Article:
Since the last blog entry we’ve kept working on the project plan for Engineers Without Borders and the thesis statement for our university. They both seem to be good enough at least. We have kept planning everything from accommodation in Nepal to what information we need to gather once we are there. What is the best way of teaching villagers the factors that make a construction resistant to earthquakes? Do they need to understand that or is it enough for them to learn how to build the buildings step by step? We need to look into questions as how cultural differences affect communication, what methods of communication are already being used during construction processes and if they can be used in Nepal. How can better communication make the construciton process more efficient? How could technology be used? How can misunderstandings be avoided?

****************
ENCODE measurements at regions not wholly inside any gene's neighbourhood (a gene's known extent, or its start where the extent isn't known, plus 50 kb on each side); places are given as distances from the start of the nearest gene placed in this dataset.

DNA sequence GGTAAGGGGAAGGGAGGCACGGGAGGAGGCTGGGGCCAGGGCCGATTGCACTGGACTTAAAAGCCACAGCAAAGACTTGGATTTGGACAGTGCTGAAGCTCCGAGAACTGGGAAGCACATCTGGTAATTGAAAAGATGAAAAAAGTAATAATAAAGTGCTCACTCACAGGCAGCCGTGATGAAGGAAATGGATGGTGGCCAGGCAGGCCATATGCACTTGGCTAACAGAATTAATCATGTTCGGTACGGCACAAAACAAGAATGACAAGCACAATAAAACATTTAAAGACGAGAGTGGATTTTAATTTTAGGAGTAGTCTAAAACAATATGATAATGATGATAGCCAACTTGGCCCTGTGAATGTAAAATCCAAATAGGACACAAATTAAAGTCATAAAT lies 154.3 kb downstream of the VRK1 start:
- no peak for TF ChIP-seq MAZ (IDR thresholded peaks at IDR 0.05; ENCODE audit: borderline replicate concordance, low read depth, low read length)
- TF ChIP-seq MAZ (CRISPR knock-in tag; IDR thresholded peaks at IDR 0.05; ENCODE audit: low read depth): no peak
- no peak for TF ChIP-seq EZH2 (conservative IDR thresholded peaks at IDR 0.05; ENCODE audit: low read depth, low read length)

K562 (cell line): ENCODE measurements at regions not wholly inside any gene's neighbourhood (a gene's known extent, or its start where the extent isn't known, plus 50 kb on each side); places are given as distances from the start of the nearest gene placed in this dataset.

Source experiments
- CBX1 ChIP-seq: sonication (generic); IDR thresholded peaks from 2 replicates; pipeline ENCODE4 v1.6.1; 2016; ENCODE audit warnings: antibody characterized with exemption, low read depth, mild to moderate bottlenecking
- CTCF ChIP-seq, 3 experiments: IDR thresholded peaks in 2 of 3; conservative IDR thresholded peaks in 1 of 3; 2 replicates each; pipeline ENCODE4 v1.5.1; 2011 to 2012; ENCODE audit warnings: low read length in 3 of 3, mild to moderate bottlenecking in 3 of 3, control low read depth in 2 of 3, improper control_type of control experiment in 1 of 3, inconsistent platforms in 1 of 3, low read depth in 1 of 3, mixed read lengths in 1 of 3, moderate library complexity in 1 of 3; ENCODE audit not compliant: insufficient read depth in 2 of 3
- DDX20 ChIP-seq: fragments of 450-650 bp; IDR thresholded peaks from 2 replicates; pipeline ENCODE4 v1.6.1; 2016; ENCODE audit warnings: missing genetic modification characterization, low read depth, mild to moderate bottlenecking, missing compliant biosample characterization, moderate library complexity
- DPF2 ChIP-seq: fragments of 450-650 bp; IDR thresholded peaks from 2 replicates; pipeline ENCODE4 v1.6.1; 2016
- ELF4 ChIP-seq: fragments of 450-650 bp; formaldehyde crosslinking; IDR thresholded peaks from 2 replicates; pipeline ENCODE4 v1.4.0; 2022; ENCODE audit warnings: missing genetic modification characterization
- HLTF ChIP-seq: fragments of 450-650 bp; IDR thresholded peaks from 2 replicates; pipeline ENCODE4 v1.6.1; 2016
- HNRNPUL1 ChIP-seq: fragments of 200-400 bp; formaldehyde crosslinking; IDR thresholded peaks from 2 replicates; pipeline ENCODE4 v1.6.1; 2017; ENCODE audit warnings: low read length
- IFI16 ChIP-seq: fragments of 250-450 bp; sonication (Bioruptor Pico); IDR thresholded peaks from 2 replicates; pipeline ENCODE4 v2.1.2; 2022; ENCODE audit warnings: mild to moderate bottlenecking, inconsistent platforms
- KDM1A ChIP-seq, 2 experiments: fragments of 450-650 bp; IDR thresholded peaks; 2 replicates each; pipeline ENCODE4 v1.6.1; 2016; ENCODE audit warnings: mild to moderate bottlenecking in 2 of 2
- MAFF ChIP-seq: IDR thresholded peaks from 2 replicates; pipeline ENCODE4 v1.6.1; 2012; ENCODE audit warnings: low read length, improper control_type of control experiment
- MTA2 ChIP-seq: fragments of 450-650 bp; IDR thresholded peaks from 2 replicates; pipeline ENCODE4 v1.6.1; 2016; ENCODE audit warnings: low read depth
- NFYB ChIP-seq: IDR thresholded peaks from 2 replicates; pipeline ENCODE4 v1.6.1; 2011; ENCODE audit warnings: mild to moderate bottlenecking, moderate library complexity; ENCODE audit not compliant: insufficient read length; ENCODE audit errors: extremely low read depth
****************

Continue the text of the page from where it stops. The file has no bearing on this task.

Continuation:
We have finally bought flight tickets, something that took us a lot more time than it ought to have. Since Kathmandu isn’t the most common destination it was a bit challenging to find a combination of flights that was cheap, fairly direct, avoided stops of too many hours at airports on the way, allowed the most luggage possible, was on ok dates, with reasonable times of arrival, from reliable flight companies and so on. There were few tickets left and some of the best and cheapest sold out. To make things more difficult everyone has been really busy during this period. I’ve been in Vienna and Italy to visit friends and relatives for one and a half week since I won’t have the opportunity to do so during summer, then I was in the military for almost three weeks. I also still had things to do for the nomination committee in the evenings, when I was free from the military. Then it was unclear if we would have to change our planned travel dates a little in order to get a certain stipend. So it was a relief when the tickets had been bought at last, even if that meant staying up late and losing valuable sleep the evening before heading out in the forest with the military for a weekend of marching with heavy loads, without much food and a night in a spruce-branch shelter.